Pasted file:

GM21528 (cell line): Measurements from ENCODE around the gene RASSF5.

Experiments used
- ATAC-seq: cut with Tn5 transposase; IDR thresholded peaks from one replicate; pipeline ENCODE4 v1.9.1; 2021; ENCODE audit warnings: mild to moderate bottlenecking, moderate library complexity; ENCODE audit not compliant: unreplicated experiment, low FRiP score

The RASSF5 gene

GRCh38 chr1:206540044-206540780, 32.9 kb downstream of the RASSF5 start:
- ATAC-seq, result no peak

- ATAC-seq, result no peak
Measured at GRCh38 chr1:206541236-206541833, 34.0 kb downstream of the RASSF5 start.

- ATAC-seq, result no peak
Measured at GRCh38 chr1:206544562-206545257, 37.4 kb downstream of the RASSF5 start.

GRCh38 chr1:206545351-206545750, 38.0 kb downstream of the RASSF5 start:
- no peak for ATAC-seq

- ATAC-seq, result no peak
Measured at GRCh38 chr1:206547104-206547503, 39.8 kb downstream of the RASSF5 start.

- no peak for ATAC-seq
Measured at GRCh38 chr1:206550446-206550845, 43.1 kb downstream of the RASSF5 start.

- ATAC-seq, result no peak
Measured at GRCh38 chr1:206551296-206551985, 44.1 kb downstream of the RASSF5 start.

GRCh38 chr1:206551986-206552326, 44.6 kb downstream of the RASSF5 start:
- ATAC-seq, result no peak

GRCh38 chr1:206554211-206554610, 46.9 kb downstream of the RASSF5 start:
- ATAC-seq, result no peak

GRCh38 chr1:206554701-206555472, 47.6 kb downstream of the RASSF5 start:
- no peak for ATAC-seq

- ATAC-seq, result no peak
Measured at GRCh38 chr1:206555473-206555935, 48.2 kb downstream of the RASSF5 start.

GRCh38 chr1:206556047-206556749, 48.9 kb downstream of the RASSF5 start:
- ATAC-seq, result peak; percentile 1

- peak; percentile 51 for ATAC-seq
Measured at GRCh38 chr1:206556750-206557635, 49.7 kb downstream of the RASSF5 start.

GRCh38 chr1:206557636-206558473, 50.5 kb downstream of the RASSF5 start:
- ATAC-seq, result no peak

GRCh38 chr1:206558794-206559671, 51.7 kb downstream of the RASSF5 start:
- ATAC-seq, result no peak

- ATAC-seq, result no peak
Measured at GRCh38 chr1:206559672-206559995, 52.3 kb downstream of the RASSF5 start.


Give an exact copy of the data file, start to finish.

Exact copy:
GM21528 (cell line): Measurements from ENCODE around the gene RASSF5.

Experiments used
- ATAC-seq: cut with Tn5 transposase; IDR thresholded peaks from one replicate; pipeline ENCODE4 v1.9.1; 2021; ENCODE audit warnings: mild to moderate bottlenecking, moderate library complexity; ENCODE audit not compliant: unreplicated experiment, low FRiP score

The RASSF5 gene

GRCh38 chr1:206540044-206540780, 32.9 kb downstream of the RASSF5 start:
- ATAC-seq, result no peak

- ATAC-seq, result no peak
Measured at GRCh38 chr1:206541236-206541833, 34.0 kb downstream of the RASSF5 start.

- ATAC-seq, result no peak
Measured at GRCh38 chr1:206544562-206545257, 37.4 kb downstream of the RASSF5 start.

GRCh38 chr1:206545351-206545750, 38.0 kb downstream of the RASSF5 start:
- no peak for ATAC-seq

- ATAC-seq, result no peak
Measured at GRCh38 chr1:206547104-206547503, 39.8 kb downstream of the RASSF5 start.

- no peak for ATAC-seq
Measured at GRCh38 chr1:206550446-206550845, 43.1 kb downstream of the RASSF5 start.

- ATAC-seq, result no peak
Measured at GRCh38 chr1:206551296-206551985, 44.1 kb downstream of the RASSF5 start.

GRCh38 chr1:206551986-206552326, 44.6 kb downstream of the RASSF5 start:
- ATAC-seq, result no peak

GRCh38 chr1:206554211-206554610, 46.9 kb downstream of the RASSF5 start:
- ATAC-seq, result no peak

GRCh38 chr1:206554701-206555472, 47.6 kb downstream of the RASSF5 start:
- no peak for ATAC-seq

- ATAC-seq, result no peak
Measured at GRCh38 chr1:206555473-206555935, 48.2 kb downstream of the RASSF5 start.

GRCh38 chr1:206556047-206556749, 48.9 kb downstream of the RASSF5 start:
- ATAC-seq, result peak; percentile 1

- peak; percentile 51 for ATAC-seq
Measured at GRCh38 chr1:206556750-206557635, 49.7 kb downstream of the RASSF5 start.

GRCh38 chr1:206557636-206558473, 50.5 kb downstream of the RASSF5 start:
- ATAC-seq, result no peak

GRCh38 chr1:206558794-206559671, 51.7 kb downstream of the RASSF5 start:
- ATAC-seq, result no peak

- ATAC-seq, result no peak
Measured at GRCh38 chr1:206559672-206559995, 52.3 kb downstream of the RASSF5 start.